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Innovation Games: Does it appeal to everyone?

Ken Gitter
Greenhorn

Joined: Oct 17, 2006
Posts: 2
Hello Mr. Hohmann,

When asking people what they want in a specific product you will usually get a large list of responses, and in most cases people will request a lot of the same features. However, people are unique and want their own personal features, for example from The Simpsons when Homer's brother allows him to go off and create his own car, "The Homer" (http://www.a2zhobbies.com/pictures/Pol4000.jpg). Does your this method explain how to implement everyones features in a unqiue filling way, so we don't have ugly cars, or how does it just help you decide which of the requested features would be more beneficial to the product and the customer?

Or am I just misunderstanding what this is about?

Thanks,
Ken
[ October 31, 2006: Message edited by: Ken Gitter ]
Luke Hohmann
author
Greenhorn

Joined: Oct 05, 2006
Posts: 27
Ken -
You're right that you're going to see both a common set of responses and unique responses by individual. The common responses, of course, should be candidates for the core offering. The games are more suited to helping you determine the "common" set of features.

Handling the variations associated with the unique responses is beyond the scope of the games and this book, but I hope you don't mind if I share some of the techniques we've found helpful (some of which are described in my book "Beyond Software Architecture").

One technique that isn't leveraged enough is to simply say "No" and not implement the uniquely requested feature. Perhaps the feature is simply too costly, and the client isn't willing to pay for the same. Or, perhaps the feature harms a strategic relationship with a key business partner. Or, .... <insert lots of good reasons to say No, here>.

Another technique is to create a set of APIs and then allow your customer or your professional services team create the desired customized solution. There are a lot of approaches to this, and I discuss several of them in "Beyond Software Architecture".


Regards,<br /> <br />Luke Hohmann | CEO | Enthiosys, Inc. | <a href="http://www.enthiosys.com" target="_blank" rel="nofollow">www.enthiosys.com</a> <br />Innovation Through Understanding<br />cell: (408) 529-0319 | lhohmann@enthiosys.com<br />| Join the Innovation Games Forum: [URL=http://www.enthiosys.com/forumAuthor of "Beyond Software Architecture: Creating and Sustaining Winning Solutions" and<br />"Innovation Games: Creating Breakthrough Products Through Collaborative Play"
Branko Santo
Ranch Hand

Joined: Oct 15, 2005
Posts: 72
It is always hard to leverage a "No", what is really needed is to explain to a customer why he/she does not need a feature. If you go with the expensive card they might pack up and go to someone else, and if you say just that it is too complicated they might think of you as incompetent. It really does get hard some days.
Luke Hohmann
author
Greenhorn

Joined: Oct 05, 2006
Posts: 27
Branko, it is certainly true that sometimes a customer asks for something that they don't really need, and that you can show them why.

However, I must reiterate that the job of a good product team is to sometimes say "No" to a feature request that isn't in their best interest. This is very hard for product teams, and product managers, but the ability to say "No" and chart a strategic course is a critical skill.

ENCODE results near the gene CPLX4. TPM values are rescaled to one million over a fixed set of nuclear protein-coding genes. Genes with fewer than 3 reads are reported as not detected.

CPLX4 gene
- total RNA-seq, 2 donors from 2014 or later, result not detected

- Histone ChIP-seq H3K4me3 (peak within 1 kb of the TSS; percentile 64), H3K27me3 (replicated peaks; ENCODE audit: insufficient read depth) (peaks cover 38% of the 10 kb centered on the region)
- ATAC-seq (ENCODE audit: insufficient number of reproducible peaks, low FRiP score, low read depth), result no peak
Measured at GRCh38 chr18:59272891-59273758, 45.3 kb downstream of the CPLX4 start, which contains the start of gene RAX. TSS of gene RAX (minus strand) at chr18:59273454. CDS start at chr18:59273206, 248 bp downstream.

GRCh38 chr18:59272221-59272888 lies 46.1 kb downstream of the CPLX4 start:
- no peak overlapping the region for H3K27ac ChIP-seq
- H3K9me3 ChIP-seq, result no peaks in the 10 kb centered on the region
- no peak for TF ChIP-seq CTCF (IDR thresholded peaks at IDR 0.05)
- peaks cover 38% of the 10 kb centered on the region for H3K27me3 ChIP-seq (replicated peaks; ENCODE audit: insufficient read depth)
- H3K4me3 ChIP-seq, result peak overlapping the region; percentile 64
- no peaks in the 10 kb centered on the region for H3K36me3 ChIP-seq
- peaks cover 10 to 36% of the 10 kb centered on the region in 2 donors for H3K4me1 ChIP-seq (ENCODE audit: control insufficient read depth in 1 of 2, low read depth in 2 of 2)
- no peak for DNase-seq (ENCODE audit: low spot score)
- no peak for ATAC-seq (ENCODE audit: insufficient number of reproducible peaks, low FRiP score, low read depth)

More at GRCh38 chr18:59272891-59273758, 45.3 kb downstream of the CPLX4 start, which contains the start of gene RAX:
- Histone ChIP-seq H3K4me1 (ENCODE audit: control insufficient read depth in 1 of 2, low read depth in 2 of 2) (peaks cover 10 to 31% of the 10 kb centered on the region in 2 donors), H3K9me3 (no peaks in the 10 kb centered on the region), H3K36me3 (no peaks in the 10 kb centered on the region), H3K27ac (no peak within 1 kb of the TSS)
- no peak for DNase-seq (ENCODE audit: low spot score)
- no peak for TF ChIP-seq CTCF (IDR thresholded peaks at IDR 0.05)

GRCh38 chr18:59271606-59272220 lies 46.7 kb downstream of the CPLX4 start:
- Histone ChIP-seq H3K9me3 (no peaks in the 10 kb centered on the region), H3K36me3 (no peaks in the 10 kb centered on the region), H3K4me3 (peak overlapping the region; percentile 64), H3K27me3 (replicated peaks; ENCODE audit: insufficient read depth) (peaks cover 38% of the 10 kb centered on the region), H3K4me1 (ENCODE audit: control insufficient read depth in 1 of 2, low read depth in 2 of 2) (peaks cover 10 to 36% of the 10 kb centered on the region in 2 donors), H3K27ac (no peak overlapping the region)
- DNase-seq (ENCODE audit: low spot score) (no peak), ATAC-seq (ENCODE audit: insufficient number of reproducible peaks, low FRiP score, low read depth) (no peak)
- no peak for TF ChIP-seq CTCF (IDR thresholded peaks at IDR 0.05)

mo sayed
Ranch Hand

Joined: Jan 25, 2006
Posts: 88
Hi Luke,

I think there's plenty of value from techniques that you have devised.
I can see that they are simply mechanisms for focussing the mind,
a lot like some of the creativity tools proposed by Edward de Bono,
and the ASIT inventiveness technique. I personally have benefitted
from using this methods in the workplace.

BTW tongue in cheek, have you considered running an expt with 2 groups.
One composed of human staff and another of a gang of chimps. It would
be interesting to see who comes out with a better solution ;o)
regards,
Mo


<a href="http://moongrails.blogspot.com/" rel="nofollow">grails</a>
Frank Carver
Sheriff

Joined: Jan 07, 1999
Posts: 6920
This is very hard for product teams, and product managers, but the ability to say "No" and chart a strategic course is a critical skill.

I have found that one of the most useful "tricks" to achieve this is the "yes, but ... not in this release" technique. Most projects I have worked with have accumulated a collection of such "floaters" in the feature list - ones which are always there, but never quite make it into an actual release.

Strangely enough, though, sometimes after a few releases and the resulting changes of direction, it actually becomes reasonable to implement one of these features (or at least, something like it).

An example from one of my own projects is Java syntax highlighting in my Wiki implementation, Friki. When Friki was first released, several early adopters asked for Java syntax highlighting (or at the very least, marking a block of code as exempt from the normal Wiki text conversion). At the time this made no sense. The requisite code would have dwarfed the rest of the Friki codebase, brought in all sorts of external dependencies, and set a dangerous precedent by "special-casing" a certain class of content. So I always replied "no" (or maybe "not yet".)